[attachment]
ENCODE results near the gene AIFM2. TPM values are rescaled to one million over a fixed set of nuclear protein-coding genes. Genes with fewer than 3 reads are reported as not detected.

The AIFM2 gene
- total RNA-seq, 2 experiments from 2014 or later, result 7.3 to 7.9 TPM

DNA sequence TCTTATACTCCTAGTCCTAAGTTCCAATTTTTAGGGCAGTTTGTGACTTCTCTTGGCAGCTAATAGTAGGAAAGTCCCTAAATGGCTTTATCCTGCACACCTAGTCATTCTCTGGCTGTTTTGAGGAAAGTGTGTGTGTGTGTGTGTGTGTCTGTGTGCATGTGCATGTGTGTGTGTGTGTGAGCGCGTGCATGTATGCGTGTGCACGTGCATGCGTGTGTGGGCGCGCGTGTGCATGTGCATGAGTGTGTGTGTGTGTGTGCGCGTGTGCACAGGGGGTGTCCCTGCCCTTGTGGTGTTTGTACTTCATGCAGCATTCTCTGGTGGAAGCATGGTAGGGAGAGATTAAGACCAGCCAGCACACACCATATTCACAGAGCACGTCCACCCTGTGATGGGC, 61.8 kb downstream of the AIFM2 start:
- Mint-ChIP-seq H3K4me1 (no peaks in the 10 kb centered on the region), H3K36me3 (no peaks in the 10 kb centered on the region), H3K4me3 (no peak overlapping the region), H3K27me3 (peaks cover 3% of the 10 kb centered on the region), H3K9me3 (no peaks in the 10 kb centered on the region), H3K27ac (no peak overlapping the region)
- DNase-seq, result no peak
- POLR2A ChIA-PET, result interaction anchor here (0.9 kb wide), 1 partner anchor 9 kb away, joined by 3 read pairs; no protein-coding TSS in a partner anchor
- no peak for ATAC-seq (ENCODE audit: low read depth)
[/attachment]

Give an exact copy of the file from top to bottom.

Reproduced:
ENCODE results near the gene AIFM2. TPM values are rescaled to one million over a fixed set of nuclear protein-coding genes. Genes with fewer than 3 reads are reported as not detected.

The AIFM2 gene
- total RNA-seq, 2 experiments from 2014 or later, result 7.3 to 7.9 TPM

DNA sequence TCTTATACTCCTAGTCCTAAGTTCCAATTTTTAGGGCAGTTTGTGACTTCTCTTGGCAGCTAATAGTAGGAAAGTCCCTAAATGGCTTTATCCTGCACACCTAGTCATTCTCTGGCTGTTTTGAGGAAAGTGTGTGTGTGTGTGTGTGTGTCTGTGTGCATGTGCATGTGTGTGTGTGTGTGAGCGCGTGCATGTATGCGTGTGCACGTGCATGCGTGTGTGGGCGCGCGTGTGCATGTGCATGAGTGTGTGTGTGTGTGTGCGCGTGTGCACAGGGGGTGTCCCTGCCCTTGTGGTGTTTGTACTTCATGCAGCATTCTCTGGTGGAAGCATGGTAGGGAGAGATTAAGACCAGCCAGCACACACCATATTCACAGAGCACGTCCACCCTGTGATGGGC, 61.8 kb downstream of the AIFM2 start:
- Mint-ChIP-seq H3K4me1 (no peaks in the 10 kb centered on the region), H3K36me3 (no peaks in the 10 kb centered on the region), H3K4me3 (no peak overlapping the region), H3K27me3 (peaks cover 3% of the 10 kb centered on the region), H3K9me3 (no peaks in the 10 kb centered on the region), H3K27ac (no peak overlapping the region)
- DNase-seq, result no peak
- POLR2A ChIA-PET, result interaction anchor here (0.9 kb wide), 1 partner anchor 9 kb away, joined by 3 read pairs; no protein-coding TSS in a partner anchor
- no peak for ATAC-seq (ENCODE audit: low read depth)